You'd think the prime location of this new racetrack would have meant more to a guy with dozens of Porsches at home. Yet despite being Official Member #1 at the Monticello Motoring Club -- meaning nearly unlimited access to its undulating 4.1-mile road course located ninety minutes from Manhattan -- Jerry Seinfeld had never actually had a chance to visit this automotive playground for the fiscally endowed, which opened a little more than a year ago.
Not that there's anything wrong with that.
At least now, thanks to a heads-up from his pal Ms. Editor Jean Jennings, the poor man has been to Monticello. And so have we, because he wound up inviting us as his guests on the occasion of his first visit, although it's not like we arrived empty-handed.
While the television comedian has delivered for his amusement and edification some recent acquisitions -- an aqua blue Porsche 911 GT3 and a Kawasaki green (yow!) Lotus Exige SC -- we came for the Abarths. We being: your humble servant, Jennings, and senior editor Joe Lorio. At the track, we met our friends and mechanics the Spadaro brothers, Frank and Santo, who were joined by their junior wrenchmate, Andrew Paredes. They'd come from White Plains, New York, and Domenick's European Car Repair, a sports car shop founded by their father, Domenick, in 1961. They arrived bearing gifts. For there, in the paddock as we drove up, were three different Abarths, spanning the years 1955 to 2009. Supplied by a crazy cool (but very private) customer of theirs, they formed the field for Automobile Magazine's first annual Afternoon of Abarth.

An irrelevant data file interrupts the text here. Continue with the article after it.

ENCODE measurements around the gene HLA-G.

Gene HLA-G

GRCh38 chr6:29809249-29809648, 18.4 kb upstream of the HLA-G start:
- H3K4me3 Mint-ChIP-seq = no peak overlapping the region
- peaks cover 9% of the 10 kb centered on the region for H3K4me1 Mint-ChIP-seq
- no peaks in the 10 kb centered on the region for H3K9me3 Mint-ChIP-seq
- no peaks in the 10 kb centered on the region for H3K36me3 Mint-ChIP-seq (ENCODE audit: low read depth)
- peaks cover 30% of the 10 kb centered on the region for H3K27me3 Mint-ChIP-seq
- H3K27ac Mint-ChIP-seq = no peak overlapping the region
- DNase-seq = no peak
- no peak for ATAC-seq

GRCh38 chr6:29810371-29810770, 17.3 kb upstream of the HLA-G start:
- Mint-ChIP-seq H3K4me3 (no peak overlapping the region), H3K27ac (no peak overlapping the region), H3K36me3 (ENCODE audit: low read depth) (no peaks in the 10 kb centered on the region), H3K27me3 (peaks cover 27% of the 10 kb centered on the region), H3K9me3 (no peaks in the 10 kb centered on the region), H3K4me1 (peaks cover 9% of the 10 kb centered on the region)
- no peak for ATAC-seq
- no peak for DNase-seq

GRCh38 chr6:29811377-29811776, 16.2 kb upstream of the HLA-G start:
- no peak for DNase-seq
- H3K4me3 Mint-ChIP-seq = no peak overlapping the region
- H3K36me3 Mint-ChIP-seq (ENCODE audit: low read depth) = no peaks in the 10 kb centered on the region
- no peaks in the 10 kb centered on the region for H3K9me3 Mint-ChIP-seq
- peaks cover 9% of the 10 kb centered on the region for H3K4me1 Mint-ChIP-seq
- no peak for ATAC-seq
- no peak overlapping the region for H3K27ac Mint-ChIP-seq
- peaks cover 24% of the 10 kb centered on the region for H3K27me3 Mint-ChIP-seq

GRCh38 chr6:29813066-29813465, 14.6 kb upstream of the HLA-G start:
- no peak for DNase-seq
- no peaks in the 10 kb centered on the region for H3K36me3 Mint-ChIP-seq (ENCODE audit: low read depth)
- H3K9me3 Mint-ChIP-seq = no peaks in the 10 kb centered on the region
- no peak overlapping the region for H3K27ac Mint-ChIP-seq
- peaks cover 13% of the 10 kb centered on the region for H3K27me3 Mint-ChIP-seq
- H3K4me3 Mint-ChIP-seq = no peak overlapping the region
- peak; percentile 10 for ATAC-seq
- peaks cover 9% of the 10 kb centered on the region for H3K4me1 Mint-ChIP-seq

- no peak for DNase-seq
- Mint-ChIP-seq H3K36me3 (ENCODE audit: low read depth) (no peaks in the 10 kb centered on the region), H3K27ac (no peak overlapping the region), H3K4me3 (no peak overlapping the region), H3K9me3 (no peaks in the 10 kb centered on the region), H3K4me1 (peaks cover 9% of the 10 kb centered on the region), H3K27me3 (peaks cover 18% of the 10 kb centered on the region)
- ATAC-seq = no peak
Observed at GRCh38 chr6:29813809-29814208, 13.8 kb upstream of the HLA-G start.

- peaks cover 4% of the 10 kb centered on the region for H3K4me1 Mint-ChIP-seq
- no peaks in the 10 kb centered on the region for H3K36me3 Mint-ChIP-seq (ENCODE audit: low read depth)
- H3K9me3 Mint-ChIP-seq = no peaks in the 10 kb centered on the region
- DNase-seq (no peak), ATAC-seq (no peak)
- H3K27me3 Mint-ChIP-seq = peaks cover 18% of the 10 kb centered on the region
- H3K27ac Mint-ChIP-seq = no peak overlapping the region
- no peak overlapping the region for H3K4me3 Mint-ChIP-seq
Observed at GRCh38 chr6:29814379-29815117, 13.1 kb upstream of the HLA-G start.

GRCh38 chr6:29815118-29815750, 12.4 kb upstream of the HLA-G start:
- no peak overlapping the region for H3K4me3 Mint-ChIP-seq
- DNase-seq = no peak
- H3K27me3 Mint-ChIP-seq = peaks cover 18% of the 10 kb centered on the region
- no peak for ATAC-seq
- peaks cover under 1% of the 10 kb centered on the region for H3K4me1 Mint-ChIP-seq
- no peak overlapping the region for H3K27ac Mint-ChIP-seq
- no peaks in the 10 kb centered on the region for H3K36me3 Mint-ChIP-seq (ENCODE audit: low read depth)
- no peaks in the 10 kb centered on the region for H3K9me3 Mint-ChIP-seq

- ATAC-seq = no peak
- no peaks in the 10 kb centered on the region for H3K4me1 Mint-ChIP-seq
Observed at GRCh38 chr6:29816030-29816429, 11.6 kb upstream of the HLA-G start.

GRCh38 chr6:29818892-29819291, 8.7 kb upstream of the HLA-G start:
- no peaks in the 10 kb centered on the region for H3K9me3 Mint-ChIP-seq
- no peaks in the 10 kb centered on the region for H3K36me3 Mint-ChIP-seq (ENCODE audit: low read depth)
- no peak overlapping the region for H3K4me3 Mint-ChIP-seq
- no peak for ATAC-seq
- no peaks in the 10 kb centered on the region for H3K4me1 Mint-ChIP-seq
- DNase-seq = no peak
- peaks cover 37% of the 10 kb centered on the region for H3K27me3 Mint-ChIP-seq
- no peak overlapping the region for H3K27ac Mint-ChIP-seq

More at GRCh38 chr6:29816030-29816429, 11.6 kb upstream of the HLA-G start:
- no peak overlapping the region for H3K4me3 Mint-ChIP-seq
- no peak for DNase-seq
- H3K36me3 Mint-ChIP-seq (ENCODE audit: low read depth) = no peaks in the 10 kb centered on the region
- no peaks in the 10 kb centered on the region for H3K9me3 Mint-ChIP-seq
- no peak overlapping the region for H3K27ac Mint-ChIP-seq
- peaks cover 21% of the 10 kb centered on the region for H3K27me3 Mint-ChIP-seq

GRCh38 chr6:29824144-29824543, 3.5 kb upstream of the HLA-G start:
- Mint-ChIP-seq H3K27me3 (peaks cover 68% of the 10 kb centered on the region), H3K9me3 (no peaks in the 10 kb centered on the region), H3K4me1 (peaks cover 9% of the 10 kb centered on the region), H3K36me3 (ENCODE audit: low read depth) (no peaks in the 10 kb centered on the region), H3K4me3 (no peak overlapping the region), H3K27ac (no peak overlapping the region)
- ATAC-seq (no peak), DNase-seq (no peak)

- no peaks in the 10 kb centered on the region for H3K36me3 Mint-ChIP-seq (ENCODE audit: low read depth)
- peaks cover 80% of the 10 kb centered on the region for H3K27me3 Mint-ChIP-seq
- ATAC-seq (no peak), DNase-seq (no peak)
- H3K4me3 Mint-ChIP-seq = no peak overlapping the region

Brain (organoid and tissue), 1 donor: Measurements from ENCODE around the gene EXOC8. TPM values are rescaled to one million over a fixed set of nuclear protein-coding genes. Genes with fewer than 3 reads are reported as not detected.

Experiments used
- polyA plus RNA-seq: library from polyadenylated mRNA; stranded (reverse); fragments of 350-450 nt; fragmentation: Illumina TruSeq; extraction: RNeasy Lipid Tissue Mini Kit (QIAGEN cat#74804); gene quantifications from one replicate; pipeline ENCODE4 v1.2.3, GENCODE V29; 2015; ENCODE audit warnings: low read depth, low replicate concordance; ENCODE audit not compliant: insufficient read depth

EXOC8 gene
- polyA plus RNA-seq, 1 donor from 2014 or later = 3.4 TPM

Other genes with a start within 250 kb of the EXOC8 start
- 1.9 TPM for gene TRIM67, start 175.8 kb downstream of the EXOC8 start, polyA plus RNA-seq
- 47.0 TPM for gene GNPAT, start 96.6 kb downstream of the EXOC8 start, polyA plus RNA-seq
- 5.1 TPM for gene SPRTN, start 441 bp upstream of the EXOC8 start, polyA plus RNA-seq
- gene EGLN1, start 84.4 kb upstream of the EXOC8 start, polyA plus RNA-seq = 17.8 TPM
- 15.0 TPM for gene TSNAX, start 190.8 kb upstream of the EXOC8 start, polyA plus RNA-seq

Now that Fiat is returning to America to bail out Chrysler, we figured that a crash (no pun intended) course in Abarth, the Turin carmaker's sometimes racing team and long-standing tuner of choice, was in order. Back in meaningful action after an extended fallow period as a badge casually applied, the Abarth name has long been synonymous with Fiat motorsport and performance. With more than 7400 racing victories to its credit, Abarth represents a big slice of Italy's performance heritage, thanks to its work in the underrated but fundamentally wonderful corner of the business known as getting the most out of a little. As timely an art in the twenty-first century as it ever was, it's one to which Abarth is poised to restake its claim, staffed again by Fiat to the tune of dozens of engineers.